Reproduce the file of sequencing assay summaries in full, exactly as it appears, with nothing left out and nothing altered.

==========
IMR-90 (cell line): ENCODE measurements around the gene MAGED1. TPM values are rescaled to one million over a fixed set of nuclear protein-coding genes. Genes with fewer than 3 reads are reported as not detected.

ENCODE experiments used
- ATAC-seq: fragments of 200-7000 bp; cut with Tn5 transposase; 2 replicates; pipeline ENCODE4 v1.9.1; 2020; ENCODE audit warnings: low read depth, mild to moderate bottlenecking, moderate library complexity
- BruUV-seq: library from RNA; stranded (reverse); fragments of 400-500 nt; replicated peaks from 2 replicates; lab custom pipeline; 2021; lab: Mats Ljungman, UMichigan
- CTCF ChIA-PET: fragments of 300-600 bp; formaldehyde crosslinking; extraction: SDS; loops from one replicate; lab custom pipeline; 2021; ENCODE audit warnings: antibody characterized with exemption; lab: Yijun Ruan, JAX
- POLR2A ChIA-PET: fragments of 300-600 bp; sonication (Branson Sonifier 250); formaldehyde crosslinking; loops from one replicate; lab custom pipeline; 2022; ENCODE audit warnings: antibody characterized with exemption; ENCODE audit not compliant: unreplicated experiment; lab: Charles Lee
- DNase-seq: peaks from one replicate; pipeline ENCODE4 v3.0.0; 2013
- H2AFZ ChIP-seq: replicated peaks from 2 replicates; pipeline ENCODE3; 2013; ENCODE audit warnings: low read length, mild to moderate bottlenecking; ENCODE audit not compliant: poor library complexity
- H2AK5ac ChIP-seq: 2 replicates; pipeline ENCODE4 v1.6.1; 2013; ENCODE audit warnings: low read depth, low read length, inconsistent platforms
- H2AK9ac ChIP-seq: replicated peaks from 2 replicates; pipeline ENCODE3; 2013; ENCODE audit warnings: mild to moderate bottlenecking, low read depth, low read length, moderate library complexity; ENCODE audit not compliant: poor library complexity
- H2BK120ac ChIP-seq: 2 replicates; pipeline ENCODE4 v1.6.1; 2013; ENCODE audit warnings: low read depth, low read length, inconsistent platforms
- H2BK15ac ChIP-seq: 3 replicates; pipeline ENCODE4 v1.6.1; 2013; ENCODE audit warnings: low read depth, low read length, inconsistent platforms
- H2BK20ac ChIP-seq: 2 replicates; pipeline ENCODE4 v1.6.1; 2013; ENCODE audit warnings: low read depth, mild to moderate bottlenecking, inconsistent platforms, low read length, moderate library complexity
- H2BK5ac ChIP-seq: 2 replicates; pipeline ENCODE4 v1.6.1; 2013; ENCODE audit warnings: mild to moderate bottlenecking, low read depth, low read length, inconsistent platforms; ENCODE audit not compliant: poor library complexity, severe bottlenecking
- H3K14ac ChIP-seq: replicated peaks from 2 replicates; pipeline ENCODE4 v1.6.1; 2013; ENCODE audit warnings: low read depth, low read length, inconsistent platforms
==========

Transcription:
IMR-90 (cell line): ENCODE measurements around the gene MAGED1. TPM values are rescaled to one million over a fixed set of nuclear protein-coding genes. Genes with fewer than 3 reads are reported as not detected.

ENCODE experiments used
- ATAC-seq: fragments of 200-7000 bp; cut with Tn5 transposase; 2 replicates; pipeline ENCODE4 v1.9.1; 2020; ENCODE audit warnings: low read depth, mild to moderate bottlenecking, moderate library complexity
- BruUV-seq: library from RNA; stranded (reverse); fragments of 400-500 nt; replicated peaks from 2 replicates; lab custom pipeline; 2021; lab: Mats Ljungman, UMichigan
- CTCF ChIA-PET: fragments of 300-600 bp; formaldehyde crosslinking; extraction: SDS; loops from one replicate; lab custom pipeline; 2021; ENCODE audit warnings: antibody characterized with exemption; lab: Yijun Ruan, JAX
- POLR2A ChIA-PET: fragments of 300-600 bp; sonication (Branson Sonifier 250); formaldehyde crosslinking; loops from one replicate; lab custom pipeline; 2022; ENCODE audit warnings: antibody characterized with exemption; ENCODE audit not compliant: unreplicated experiment; lab: Charles Lee
- DNase-seq: peaks from one replicate; pipeline ENCODE4 v3.0.0; 2013
- H2AFZ ChIP-seq: replicated peaks from 2 replicates; pipeline ENCODE3; 2013; ENCODE audit warnings: low read length, mild to moderate bottlenecking; ENCODE audit not compliant: poor library complexity
- H2AK5ac ChIP-seq: 2 replicates; pipeline ENCODE4 v1.6.1; 2013; ENCODE audit warnings: low read depth, low read length, inconsistent platforms
- H2AK9ac ChIP-seq: replicated peaks from 2 replicates; pipeline ENCODE3; 2013; ENCODE audit warnings: mild to moderate bottlenecking, low read depth, low read length, moderate library complexity; ENCODE audit not compliant: poor library complexity
- H2BK120ac ChIP-seq: 2 replicates; pipeline ENCODE4 v1.6.1; 2013; ENCODE audit warnings: low read depth, low read length, inconsistent platforms
- H2BK15ac ChIP-seq: 3 replicates; pipeline ENCODE4 v1.6.1; 2013; ENCODE audit warnings: low read depth, low read length, inconsistent platforms
- H2BK20ac ChIP-seq: 2 replicates; pipeline ENCODE4 v1.6.1; 2013; ENCODE audit warnings: low read depth, mild to moderate bottlenecking, inconsistent platforms, low read length, moderate library complexity
- H2BK5ac ChIP-seq: 2 replicates; pipeline ENCODE4 v1.6.1; 2013; ENCODE audit warnings: mild to moderate bottlenecking, low read depth, low read length, inconsistent platforms; ENCODE audit not compliant: poor library complexity, severe bottlenecking
- H3K14ac ChIP-seq: replicated peaks from 2 replicates; pipeline ENCODE4 v1.6.1; 2013; ENCODE audit warnings: low read depth, low read length, inconsistent platforms